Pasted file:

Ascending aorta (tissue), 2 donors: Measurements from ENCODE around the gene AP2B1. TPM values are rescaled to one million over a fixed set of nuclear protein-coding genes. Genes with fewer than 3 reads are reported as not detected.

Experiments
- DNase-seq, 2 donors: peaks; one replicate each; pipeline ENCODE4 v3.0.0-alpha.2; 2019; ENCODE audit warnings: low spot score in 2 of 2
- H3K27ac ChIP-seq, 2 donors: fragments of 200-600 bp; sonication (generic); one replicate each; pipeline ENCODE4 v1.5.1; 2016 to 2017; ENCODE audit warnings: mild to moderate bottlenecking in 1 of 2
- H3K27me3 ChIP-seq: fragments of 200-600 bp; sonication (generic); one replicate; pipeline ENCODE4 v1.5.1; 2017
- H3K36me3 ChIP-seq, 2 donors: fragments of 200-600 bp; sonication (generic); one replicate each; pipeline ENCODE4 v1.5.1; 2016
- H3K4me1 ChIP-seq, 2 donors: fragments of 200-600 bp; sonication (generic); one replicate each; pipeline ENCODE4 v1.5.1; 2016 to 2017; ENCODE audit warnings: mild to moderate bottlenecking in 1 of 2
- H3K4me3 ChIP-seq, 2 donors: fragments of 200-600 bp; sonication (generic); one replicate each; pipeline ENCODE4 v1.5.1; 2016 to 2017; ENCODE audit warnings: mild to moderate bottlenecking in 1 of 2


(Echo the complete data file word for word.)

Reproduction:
Ascending aorta (tissue), 2 donors: Measurements from ENCODE around the gene AP2B1. TPM values are rescaled to one million over a fixed set of nuclear protein-coding genes. Genes with fewer than 3 reads are reported as not detected.

Experiments
- DNase-seq, 2 donors: peaks; one replicate each; pipeline ENCODE4 v3.0.0-alpha.2; 2019; ENCODE audit warnings: low spot score in 2 of 2
- H3K27ac ChIP-seq, 2 donors: fragments of 200-600 bp; sonication (generic); one replicate each; pipeline ENCODE4 v1.5.1; 2016 to 2017; ENCODE audit warnings: mild to moderate bottlenecking in 1 of 2
- H3K27me3 ChIP-seq: fragments of 200-600 bp; sonication (generic); one replicate; pipeline ENCODE4 v1.5.1; 2017
- H3K36me3 ChIP-seq, 2 donors: fragments of 200-600 bp; sonication (generic); one replicate each; pipeline ENCODE4 v1.5.1; 2016
- H3K4me1 ChIP-seq, 2 donors: fragments of 200-600 bp; sonication (generic); one replicate each; pipeline ENCODE4 v1.5.1; 2016 to 2017; ENCODE audit warnings: mild to moderate bottlenecking in 1 of 2
- H3K4me3 ChIP-seq, 2 donors: fragments of 200-600 bp; sonication (generic); one replicate each; pipeline ENCODE4 v1.5.1; 2016 to 2017; ENCODE audit warnings: mild to moderate bottlenecking in 1 of 2